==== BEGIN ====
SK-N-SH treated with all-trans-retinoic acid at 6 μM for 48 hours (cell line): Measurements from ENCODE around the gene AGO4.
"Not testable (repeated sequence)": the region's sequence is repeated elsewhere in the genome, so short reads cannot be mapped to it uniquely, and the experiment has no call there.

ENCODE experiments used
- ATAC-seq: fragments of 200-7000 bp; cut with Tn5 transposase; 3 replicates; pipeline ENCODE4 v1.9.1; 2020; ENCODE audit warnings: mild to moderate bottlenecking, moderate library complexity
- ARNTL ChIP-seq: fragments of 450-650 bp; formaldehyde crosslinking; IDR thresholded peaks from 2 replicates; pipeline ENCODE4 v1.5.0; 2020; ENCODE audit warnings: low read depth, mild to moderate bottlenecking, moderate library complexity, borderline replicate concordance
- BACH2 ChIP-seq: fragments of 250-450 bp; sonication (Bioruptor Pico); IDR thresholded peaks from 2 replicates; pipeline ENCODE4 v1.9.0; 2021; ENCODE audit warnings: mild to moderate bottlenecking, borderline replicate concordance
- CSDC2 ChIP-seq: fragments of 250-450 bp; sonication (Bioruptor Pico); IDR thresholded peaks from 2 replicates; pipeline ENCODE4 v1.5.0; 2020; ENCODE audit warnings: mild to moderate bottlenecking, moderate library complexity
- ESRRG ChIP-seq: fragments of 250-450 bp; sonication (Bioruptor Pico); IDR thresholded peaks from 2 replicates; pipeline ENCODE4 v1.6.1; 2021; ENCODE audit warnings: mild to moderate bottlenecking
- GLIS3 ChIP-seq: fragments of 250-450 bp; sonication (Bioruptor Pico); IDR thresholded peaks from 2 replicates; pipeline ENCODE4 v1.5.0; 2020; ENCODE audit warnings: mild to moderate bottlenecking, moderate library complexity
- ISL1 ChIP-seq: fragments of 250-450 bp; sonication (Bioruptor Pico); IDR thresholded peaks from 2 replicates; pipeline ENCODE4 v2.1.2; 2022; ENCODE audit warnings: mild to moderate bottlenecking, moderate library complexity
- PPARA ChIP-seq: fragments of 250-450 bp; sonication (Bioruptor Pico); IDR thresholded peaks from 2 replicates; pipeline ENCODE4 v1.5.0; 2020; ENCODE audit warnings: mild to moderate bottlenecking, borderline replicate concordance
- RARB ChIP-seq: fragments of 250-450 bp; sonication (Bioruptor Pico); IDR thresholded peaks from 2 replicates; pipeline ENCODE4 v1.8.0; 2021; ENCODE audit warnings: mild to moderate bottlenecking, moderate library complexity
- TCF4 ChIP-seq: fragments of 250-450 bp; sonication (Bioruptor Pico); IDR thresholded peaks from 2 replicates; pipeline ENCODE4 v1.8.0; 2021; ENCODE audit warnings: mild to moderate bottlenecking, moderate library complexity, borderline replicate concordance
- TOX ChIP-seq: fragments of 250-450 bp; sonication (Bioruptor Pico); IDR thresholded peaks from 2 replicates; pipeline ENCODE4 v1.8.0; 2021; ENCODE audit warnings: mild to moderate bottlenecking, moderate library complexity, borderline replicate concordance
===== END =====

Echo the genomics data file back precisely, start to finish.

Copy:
SK-N-SH treated with all-trans-retinoic acid at 6 μM for 48 hours (cell line): Measurements from ENCODE around the gene AGO4.
"Not testable (repeated sequence)": the region's sequence is repeated elsewhere in the genome, so short reads cannot be mapped to it uniquely, and the experiment has no call there.

ENCODE experiments used
- ATAC-seq: fragments of 200-7000 bp; cut with Tn5 transposase; 3 replicates; pipeline ENCODE4 v1.9.1; 2020; ENCODE audit warnings: mild to moderate bottlenecking, moderate library complexity
- ARNTL ChIP-seq: fragments of 450-650 bp; formaldehyde crosslinking; IDR thresholded peaks from 2 replicates; pipeline ENCODE4 v1.5.0; 2020; ENCODE audit warnings: low read depth, mild to moderate bottlenecking, moderate library complexity, borderline replicate concordance
- BACH2 ChIP-seq: fragments of 250-450 bp; sonication (Bioruptor Pico); IDR thresholded peaks from 2 replicates; pipeline ENCODE4 v1.9.0; 2021; ENCODE audit warnings: mild to moderate bottlenecking, borderline replicate concordance
- CSDC2 ChIP-seq: fragments of 250-450 bp; sonication (Bioruptor Pico); IDR thresholded peaks from 2 replicates; pipeline ENCODE4 v1.5.0; 2020; ENCODE audit warnings: mild to moderate bottlenecking, moderate library complexity
- ESRRG ChIP-seq: fragments of 250-450 bp; sonication (Bioruptor Pico); IDR thresholded peaks from 2 replicates; pipeline ENCODE4 v1.6.1; 2021; ENCODE audit warnings: mild to moderate bottlenecking
- GLIS3 ChIP-seq: fragments of 250-450 bp; sonication (Bioruptor Pico); IDR thresholded peaks from 2 replicates; pipeline ENCODE4 v1.5.0; 2020; ENCODE audit warnings: mild to moderate bottlenecking, moderate library complexity
- ISL1 ChIP-seq: fragments of 250-450 bp; sonication (Bioruptor Pico); IDR thresholded peaks from 2 replicates; pipeline ENCODE4 v2.1.2; 2022; ENCODE audit warnings: mild to moderate bottlenecking, moderate library complexity
- PPARA ChIP-seq: fragments of 250-450 bp; sonication (Bioruptor Pico); IDR thresholded peaks from 2 replicates; pipeline ENCODE4 v1.5.0; 2020; ENCODE audit warnings: mild to moderate bottlenecking, borderline replicate concordance
- RARB ChIP-seq: fragments of 250-450 bp; sonication (Bioruptor Pico); IDR thresholded peaks from 2 replicates; pipeline ENCODE4 v1.8.0; 2021; ENCODE audit warnings: mild to moderate bottlenecking, moderate library complexity
- TCF4 ChIP-seq: fragments of 250-450 bp; sonication (Bioruptor Pico); IDR thresholded peaks from 2 replicates; pipeline ENCODE4 v1.8.0; 2021; ENCODE audit warnings: mild to moderate bottlenecking, moderate library complexity, borderline replicate concordance
- TOX ChIP-seq: fragments of 250-450 bp; sonication (Bioruptor Pico); IDR thresholded peaks from 2 replicates; pipeline ENCODE4 v1.8.0; 2021; ENCODE audit warnings: mild to moderate bottlenecking, moderate library complexity, borderline replicate concordance